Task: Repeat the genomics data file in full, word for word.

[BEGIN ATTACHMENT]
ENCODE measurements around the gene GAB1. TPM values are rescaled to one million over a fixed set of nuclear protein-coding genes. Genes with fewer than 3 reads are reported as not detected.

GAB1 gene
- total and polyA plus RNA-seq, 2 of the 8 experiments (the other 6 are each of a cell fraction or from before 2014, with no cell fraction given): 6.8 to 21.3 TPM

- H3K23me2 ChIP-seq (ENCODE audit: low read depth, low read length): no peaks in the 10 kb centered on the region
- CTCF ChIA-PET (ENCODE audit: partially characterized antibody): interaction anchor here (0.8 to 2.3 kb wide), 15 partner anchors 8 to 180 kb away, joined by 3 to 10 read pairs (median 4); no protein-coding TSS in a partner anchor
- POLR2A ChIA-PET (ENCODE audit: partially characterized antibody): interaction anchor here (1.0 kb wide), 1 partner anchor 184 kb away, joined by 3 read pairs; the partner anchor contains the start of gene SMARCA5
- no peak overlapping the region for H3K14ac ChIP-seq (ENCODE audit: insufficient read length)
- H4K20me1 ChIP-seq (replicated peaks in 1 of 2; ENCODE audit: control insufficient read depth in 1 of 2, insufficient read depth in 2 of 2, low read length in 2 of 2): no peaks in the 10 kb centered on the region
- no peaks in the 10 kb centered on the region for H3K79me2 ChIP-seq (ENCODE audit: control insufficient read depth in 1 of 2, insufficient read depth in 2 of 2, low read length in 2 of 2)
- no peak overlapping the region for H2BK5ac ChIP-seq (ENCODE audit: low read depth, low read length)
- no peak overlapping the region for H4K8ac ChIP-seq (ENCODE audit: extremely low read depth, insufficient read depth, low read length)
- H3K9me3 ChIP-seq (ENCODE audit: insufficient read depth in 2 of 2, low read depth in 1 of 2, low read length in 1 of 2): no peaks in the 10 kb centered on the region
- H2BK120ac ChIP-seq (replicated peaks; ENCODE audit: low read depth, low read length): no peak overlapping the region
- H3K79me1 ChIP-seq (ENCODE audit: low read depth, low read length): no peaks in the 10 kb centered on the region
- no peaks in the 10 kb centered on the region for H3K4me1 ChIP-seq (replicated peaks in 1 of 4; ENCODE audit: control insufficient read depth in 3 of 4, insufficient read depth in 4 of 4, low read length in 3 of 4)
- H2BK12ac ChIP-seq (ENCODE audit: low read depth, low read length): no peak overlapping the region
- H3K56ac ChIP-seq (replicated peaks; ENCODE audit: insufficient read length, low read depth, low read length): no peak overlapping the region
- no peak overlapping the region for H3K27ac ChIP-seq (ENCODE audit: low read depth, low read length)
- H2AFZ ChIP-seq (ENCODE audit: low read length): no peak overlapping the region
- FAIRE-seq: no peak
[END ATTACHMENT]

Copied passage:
ENCODE measurements around the gene GAB1. TPM values are rescaled to one million over a fixed set of nuclear protein-coding genes. Genes with fewer than 3 reads are reported as not detected.

GAB1 gene
- total and polyA plus RNA-seq, 2 of the 8 experiments (the other 6 are each of a cell fraction or from before 2014, with no cell fraction given): 6.8 to 21.3 TPM

- H3K23me2 ChIP-seq (ENCODE audit: low read depth, low read length): no peaks in the 10 kb centered on the region
- CTCF ChIA-PET (ENCODE audit: partially characterized antibody): interaction anchor here (0.8 to 2.3 kb wide), 15 partner anchors 8 to 180 kb away, joined by 3 to 10 read pairs (median 4); no protein-coding TSS in a partner anchor
- POLR2A ChIA-PET (ENCODE audit: partially characterized antibody): interaction anchor here (1.0 kb wide), 1 partner anchor 184 kb away, joined by 3 read pairs; the partner anchor contains the start of gene SMARCA5
- no peak overlapping the region for H3K14ac ChIP-seq (ENCODE audit: insufficient read length)
- H4K20me1 ChIP-seq (replicated peaks in 1 of 2; ENCODE audit: control insufficient read depth in 1 of 2, insufficient read depth in 2 of 2, low read length in 2 of 2): no peaks in the 10 kb centered on the region
- no peaks in the 10 kb centered on the region for H3K79me2 ChIP-seq (ENCODE audit: control insufficient read depth in 1 of 2, insufficient read depth in 2 of 2, low read length in 2 of 2)
- no peak overlapping the region for H2BK5ac ChIP-seq (ENCODE audit: low read depth, low read length)
- no peak overlapping the region for H4K8ac ChIP-seq (ENCODE audit: extremely low read depth, insufficient read depth, low read length)
- H3K9me3 ChIP-seq (ENCODE audit: insufficient read depth in 2 of 2, low read depth in 1 of 2, low read length in 1 of 2): no peaks in the 10 kb centered on the region
- H2BK120ac ChIP-seq (replicated peaks; ENCODE audit: low read depth, low read length): no peak overlapping the region
- H3K79me1 ChIP-seq (ENCODE audit: low read depth, low read length): no peaks in the 10 kb centered on the region
- no peaks in the 10 kb centered on the region for H3K4me1 ChIP-seq (replicated peaks in 1 of 4; ENCODE audit: control insufficient read depth in 3 of 4, insufficient read depth in 4 of 4, low read length in 3 of 4)
- H2BK12ac ChIP-seq (ENCODE audit: low read depth, low read length): no peak overlapping the region
- H3K56ac ChIP-seq (replicated peaks; ENCODE audit: insufficient read length, low read depth, low read length): no peak overlapping the region
- no peak overlapping the region for H3K27ac ChIP-seq (ENCODE audit: low read depth, low read length)
- H2AFZ ChIP-seq (ENCODE audit: low read length): no peak overlapping the region
- FAIRE-seq: no peak